It is often the folly of present generations to read into ancient texts a meaning and a narrative that was not intended by the original author. Likewise, it is sometimes an easy exercise to find “proof texts” for a favorite theory or academic lens by cutting, pasting, and manhandling a text into a neat pigeonhole in order to make a certain person or their work coincide with something quite contrary to the original meaning. And it seems, the more famous a text or an author is, the more their work is re-appropriated in new and twisted ways. In this way I often feel sorry for C. S. Lewis, particularly concerning his series, The Chronicles of Narnia. Very often, these children’s stories are mined ad nauseam for theological insights and are often overplayed in many ways that may make Lewis scratch his head in wonder.

However, at the risk of mutilating these beloved stories in fresh ways, it may be interesting to point out some shades of theology that seem to appear in the series, particularly in the last book, The Last Battle. I doubt that Lewis was interested in weaving the theory of Chaoskampf into his children’s stories about a fantasy world, however I have found interesting parallels that are worth mentioning, even if they are devoid of an argument. And so, without further ado, let us begin with the end of Narnia, as described in The Last Battle.

For those familiar with the beloved The Chronicles of Narnia series, the final book, The Last Battle, is fraught with apocalyptic imagery that seems to weave St. John’s Revelation into a world where the fascinating already occurs on a daily basis. The other six books in the series are fairly straightforward, and the theological thrusts of the storyline are often overtly simple, almost as if the stories were written for children. However, The Last Battle takes a distinctly weird (and slightly darker) turn in which the very soul of Narnia is up for grabs, evil takes on the shape of foreign gods come to life, shades move in the darkness, and often, our heroes glimpse things as through a mirror darkly, hiding just outside the flickering light of dying campfires. Even the presence of Aslan is mysterious and brooding, nothing like his presence in the last six books.

And then, when it seems that all of Narnia is lost and that the god Tash reigns supreme, the stable door opens into further darkness, our heroes are plunged inside, and the end of Narnia occurs in portraits of confusion and doom. Aslan greets them in the dark stable turned bright new Narnia, and all the heroes of all the ages past (read, all the previous books) stand together looking out on a Narnia who has lost her soul. With a roar Aslan signals the end, and Father Time calls the stars home. They fall and rush to their creator, and darkness envelops Narnia, but for the blazing light of all the stars of the heavens shining through the stable door. Aslan then proceeds to call every creature to the stable door, and the great winnowing of Narnia and the surrounding countries begins. This event is the goats and sheep parable lived out as the “good” animals rush through the stable door, while the “bad” creatures lose their souls and wander back into the darkness. Lewis makes the interesting comment here that, “The children never saw [those animals] again. I don’t know what became of them”.[1]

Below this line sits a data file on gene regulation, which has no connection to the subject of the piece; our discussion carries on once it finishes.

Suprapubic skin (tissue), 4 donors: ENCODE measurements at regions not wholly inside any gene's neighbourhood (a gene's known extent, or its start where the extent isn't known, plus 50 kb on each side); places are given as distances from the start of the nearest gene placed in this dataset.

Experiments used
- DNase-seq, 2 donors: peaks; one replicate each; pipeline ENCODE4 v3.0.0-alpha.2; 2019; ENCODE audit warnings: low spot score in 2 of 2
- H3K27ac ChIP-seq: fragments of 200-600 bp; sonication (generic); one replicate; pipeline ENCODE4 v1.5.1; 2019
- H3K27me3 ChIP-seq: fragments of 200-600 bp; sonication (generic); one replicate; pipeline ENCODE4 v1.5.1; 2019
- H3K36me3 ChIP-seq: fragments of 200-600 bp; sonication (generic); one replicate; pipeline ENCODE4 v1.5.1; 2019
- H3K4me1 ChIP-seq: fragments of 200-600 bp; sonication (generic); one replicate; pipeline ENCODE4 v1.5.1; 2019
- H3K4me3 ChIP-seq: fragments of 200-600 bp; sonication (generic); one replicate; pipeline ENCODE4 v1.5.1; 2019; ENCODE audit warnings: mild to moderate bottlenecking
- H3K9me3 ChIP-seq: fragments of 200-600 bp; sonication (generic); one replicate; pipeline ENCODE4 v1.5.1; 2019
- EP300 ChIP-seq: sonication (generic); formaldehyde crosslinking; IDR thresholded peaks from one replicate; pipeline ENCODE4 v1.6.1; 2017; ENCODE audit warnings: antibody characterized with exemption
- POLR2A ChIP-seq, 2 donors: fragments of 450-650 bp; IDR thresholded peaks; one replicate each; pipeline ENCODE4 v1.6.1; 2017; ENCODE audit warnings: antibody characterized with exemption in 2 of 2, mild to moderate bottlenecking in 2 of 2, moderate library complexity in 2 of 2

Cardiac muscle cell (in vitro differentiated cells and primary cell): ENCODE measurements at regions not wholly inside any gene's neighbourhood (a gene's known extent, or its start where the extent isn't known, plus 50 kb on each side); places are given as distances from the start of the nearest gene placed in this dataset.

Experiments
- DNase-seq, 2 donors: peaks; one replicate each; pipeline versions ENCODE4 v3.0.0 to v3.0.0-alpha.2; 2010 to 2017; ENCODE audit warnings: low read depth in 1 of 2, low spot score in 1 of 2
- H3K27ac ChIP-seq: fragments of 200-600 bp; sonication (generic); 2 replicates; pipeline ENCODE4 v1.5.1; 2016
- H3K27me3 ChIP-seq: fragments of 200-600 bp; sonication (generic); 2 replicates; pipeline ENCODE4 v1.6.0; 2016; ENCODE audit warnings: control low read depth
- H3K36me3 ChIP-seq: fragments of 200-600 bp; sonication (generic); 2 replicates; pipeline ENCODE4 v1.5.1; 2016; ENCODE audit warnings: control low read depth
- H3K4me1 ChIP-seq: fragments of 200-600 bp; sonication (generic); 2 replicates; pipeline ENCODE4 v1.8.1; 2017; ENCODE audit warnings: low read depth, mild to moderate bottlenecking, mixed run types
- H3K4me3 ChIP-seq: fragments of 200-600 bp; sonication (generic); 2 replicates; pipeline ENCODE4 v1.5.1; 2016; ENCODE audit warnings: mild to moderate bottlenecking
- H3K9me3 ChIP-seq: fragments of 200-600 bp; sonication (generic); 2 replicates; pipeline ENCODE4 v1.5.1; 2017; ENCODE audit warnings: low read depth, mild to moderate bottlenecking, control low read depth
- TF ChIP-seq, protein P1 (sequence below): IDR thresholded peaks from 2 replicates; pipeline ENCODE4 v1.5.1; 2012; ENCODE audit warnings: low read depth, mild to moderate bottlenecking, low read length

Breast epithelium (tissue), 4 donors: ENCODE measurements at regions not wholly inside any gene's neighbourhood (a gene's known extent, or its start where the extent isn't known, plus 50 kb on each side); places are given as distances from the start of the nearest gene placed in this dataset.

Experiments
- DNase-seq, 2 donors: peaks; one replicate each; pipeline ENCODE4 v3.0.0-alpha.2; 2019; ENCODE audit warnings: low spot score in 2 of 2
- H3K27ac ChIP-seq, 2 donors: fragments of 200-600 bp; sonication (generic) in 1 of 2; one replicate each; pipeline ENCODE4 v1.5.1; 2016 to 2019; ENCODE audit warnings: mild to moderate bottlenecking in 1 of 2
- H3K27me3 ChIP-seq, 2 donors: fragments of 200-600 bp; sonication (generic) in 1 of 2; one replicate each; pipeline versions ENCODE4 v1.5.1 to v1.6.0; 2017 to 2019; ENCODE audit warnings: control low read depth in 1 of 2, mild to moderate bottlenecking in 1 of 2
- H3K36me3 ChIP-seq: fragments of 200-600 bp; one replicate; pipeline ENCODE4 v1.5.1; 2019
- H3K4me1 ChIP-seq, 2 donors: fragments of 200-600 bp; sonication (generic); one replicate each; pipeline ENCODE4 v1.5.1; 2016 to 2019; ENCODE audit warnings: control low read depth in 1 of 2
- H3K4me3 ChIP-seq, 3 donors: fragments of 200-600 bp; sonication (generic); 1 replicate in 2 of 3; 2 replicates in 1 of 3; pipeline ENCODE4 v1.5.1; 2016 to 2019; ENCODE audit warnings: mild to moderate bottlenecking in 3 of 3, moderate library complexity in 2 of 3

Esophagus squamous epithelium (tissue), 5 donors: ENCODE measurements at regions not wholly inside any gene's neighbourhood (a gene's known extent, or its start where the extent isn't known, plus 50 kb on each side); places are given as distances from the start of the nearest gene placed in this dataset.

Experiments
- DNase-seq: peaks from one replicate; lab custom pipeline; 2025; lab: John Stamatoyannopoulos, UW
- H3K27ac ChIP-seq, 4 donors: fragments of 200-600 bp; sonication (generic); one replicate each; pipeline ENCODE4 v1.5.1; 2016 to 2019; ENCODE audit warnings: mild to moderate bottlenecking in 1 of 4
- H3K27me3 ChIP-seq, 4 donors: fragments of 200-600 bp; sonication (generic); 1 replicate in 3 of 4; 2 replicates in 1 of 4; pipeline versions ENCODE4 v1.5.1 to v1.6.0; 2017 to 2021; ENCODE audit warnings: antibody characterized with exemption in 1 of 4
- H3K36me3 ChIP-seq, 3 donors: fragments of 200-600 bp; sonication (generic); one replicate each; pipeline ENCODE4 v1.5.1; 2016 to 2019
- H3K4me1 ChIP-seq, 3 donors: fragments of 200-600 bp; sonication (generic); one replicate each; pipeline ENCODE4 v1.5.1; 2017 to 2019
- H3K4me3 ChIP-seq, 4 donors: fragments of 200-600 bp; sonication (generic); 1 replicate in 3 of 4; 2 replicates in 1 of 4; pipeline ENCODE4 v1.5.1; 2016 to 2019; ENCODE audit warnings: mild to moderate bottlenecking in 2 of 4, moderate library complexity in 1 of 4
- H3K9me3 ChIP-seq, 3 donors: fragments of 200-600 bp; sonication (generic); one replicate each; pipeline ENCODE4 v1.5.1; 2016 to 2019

Then great dragons, lizards, and all manner of grotesque beasts are loosed upon Narnia, and they consume everything (one wonders if they consumed the “fallen” animals as well, but alas, Lewis is silent on this point). Before long (although the children admit that time is relative at this point) Narnia is left barren and wasted. Even the beasts themselves lay down, die, and decay, until nothing is left of them but twisted skeletons. At this point Narnia exists only as the barren ground it started out as, back in The Magician’s Nephew.[2] And then, far off, a great wave, bigger than anything the children have encountered before, rushes across the land, swallowing everything. Narnia and all lands are consumed by an ocean no longer restrained to its domain. And as a final act, the sun and moon merge together and are extinguished. Immediately as their combined light goes out, the unrestrained ocean becomes frigid, freezing over, and the door is closed to the old Narnia, forever swallowed up in the frozen chaos of the end. (One also must wonder what happened to Father Time, left in the frozen waste as the door closed, but his tale ends there, never to be resolved.)